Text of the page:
The Kayhan newspaper in Tehran, often seen as reflecting the views of regime hardliners, claimed that it was the Houthis who would “decide the next target for long-range ballistic missiles… The Saudis may increase their attacks against cities in Yemen, but they will certainly change their adventurism when they discover people who live in glass houses can’t throw stones.”

It suggested that Dubai was next in line. The editor was quickly slapped down by more moderate voices but remained unrepentant. And Ali Akbar Velayati, a former Iranian foreign minister and now a senior adviser to Ayatollah Khamenei, announced during a visit to Aleppo in Syria: “The resistance line starts from Tehran and passes through Baghdad, Damascus and Beirut to reach Palestine.”

Death from above: footage of a Saudi missile launch, broadcast on Yemeni television in November

Meanwhile, the leader of the dissident Ahwaz movement inside Iran was reportedly assassinated in The Hague, stirring unpleasant memories of the last time Iran felt truly unconstrained.

There is also a more insistent drumbeat of stories out of Israel about military preparations on its north-eastern border. Israel is offering support to Druze communities on both sides of the border with Syria, and the army recently destroyed another Iranian-made Hezbollah-operated drone over the Golan Heights. It is likely that Israel leaked recent details – including a picture – of the previously anonymous Hajj Hashem, the Hezbollah commander in southern Syria. Hashem took over from the notorious Mustafa Badreddine, who was indicted in 2011 by the special tribunal for Lebanon for his involvement in the assassination of Rafiq al-Hariri in 2005 and was killed last year in an explosion in Damascus. The message was clear: Israel will not tolerate the establishment of a permanent Iranian/Hezbollah/Hashd al-Shaabi presence on its borders. And it knows who and – more importantly – where they are.

This ties in with the continued Israeli strikes on weapons convoys and, in September, an alleged Hezbollah-connected chemical weapons and missile factory near Hama in Syria. Talks continue with Russia about establishing a buffer zone between Israel, Iran and its proxies. But they do not seem so far to have made anything other than tactical progress.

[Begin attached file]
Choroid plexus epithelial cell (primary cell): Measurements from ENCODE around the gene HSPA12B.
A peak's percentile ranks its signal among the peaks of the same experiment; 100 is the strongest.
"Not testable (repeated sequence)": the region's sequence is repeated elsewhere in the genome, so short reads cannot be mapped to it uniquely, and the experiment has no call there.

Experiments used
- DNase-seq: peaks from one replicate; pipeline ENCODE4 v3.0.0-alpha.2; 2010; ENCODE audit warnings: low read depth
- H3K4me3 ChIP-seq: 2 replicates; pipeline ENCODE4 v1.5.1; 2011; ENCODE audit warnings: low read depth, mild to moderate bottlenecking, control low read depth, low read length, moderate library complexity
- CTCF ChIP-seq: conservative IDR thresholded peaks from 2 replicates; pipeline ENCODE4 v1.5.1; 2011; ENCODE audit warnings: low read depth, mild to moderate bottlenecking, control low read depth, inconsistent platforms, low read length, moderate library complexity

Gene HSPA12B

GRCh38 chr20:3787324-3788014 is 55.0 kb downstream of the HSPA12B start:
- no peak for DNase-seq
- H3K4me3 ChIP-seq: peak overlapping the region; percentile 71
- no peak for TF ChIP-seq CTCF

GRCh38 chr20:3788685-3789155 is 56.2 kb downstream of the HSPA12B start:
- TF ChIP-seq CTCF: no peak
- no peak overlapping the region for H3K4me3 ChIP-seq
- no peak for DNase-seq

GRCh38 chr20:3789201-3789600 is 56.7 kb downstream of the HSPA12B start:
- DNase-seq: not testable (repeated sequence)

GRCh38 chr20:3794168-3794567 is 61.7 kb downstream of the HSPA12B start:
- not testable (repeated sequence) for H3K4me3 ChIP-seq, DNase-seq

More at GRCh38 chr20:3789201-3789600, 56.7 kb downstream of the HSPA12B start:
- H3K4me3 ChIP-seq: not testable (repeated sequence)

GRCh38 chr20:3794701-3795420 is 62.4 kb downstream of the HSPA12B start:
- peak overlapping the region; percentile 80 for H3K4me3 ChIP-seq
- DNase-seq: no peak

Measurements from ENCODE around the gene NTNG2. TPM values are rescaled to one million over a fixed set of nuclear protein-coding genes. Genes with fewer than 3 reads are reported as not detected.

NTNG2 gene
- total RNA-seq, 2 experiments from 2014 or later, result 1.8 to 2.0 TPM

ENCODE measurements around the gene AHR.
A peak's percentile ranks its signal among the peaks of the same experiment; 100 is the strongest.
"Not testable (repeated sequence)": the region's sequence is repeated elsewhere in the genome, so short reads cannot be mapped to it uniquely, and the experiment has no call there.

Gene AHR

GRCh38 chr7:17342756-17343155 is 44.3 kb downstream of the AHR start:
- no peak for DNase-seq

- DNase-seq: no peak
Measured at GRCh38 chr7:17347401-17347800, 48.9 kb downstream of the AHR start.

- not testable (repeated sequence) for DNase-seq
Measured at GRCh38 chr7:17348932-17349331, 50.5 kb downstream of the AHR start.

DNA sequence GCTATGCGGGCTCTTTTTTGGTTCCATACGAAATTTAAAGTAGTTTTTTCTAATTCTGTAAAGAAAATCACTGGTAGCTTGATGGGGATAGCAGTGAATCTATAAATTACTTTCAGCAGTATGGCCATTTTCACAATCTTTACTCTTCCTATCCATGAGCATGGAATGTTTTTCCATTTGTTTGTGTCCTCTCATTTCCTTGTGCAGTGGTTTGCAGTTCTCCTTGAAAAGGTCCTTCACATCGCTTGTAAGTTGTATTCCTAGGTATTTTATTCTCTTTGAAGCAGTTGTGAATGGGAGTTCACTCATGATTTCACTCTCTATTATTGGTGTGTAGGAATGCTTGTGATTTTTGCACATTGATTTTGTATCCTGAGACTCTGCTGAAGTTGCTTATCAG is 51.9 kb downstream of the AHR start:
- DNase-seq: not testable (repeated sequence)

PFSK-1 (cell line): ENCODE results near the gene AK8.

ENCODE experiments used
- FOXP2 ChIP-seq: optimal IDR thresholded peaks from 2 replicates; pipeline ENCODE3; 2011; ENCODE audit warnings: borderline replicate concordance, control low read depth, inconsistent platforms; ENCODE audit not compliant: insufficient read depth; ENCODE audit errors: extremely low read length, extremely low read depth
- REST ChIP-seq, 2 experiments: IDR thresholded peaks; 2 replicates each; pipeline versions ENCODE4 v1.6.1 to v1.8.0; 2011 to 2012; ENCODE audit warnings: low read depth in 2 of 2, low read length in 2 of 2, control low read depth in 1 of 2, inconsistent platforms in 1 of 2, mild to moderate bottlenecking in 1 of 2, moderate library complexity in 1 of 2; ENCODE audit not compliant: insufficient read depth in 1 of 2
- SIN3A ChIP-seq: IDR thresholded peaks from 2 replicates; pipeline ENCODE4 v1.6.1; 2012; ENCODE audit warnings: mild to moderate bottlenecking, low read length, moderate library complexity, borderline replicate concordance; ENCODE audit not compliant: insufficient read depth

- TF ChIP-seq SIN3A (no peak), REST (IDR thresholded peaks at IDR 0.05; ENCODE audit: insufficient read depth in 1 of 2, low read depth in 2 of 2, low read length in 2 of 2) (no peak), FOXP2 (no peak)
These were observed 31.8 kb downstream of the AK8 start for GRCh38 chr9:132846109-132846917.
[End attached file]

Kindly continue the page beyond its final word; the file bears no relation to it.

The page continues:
All this is leading some to claim that we are about to witness a new general war in the Middle East, involving Israel, Saudi Arabia and other Gulf states on one side and Iran, Hezbollah and its other subalterns on the other. Are we? And are accounts of the strain that this is putting on Saudi Arabia’s internal stability reasonable?

***

First, it is true that Saudi Arabia and the United Arab Emirates are profoundly concerned about the seemingly unchecked advance of Iranian influence and, in some cases, control across the northern tier of the Middle East, from the Mediterranean to the Iraq/Iran border. To balance Iran, Saudi Arabia has started to develop a proper policy of engagement with Iraq. It is seeking to build alliances not just with Sunni politicians but also with Shia figures, such as Prime Minister Haider al-Abadi, Muqtada al-Sadr and the senior Shia clerics in Najaf, where it has announced it will open a consulate general.

Saudi Arabia has seen Lebanon as another battleground with Iran for more than a decade. Its problem has been to find a satisfactory replacement for Rafiq al-Hariri as the patron of the Sunni community. Riyadh never really believed that his son Saad al-Hariri was up to the task. Under his premiership, Hezbollah started to abandon even the pretence of being simply a national liberation movement in Lebanon.

The Saudis have alternately hectored and ignored Saad al-Hariri. They even let his Saudi-based construction company, the foundation of his personal wealth, seek emergency debt restructuring this summer. Whatever the truth of the stories about the pressure that the Saudis have exerted on him and their alleged preference for his elder brother, Bahaa, they may have decided simply to cut their losses.

It is also true that the latest Kurdish disaster in Iraq is far more consequential than previous ones. This is not simply about the Kurdistan regional government: it is about the Middle East as a whole. The failure of the Kurdish referendum project has given Iran in particular an opportunity to weaken the one part of Iraq that has consistently been pro-Western and open for business. And it has given Iran the ability to shape Kurdish politics not just inside Iraq but also in Syria, where the Western-backed Syrian Democratic Forces (SDF), which have led the ground assault against Islamic State, will have drawn lessons from President Barzani’s apparent abandonment by the US and the UK – and inside Iran itself.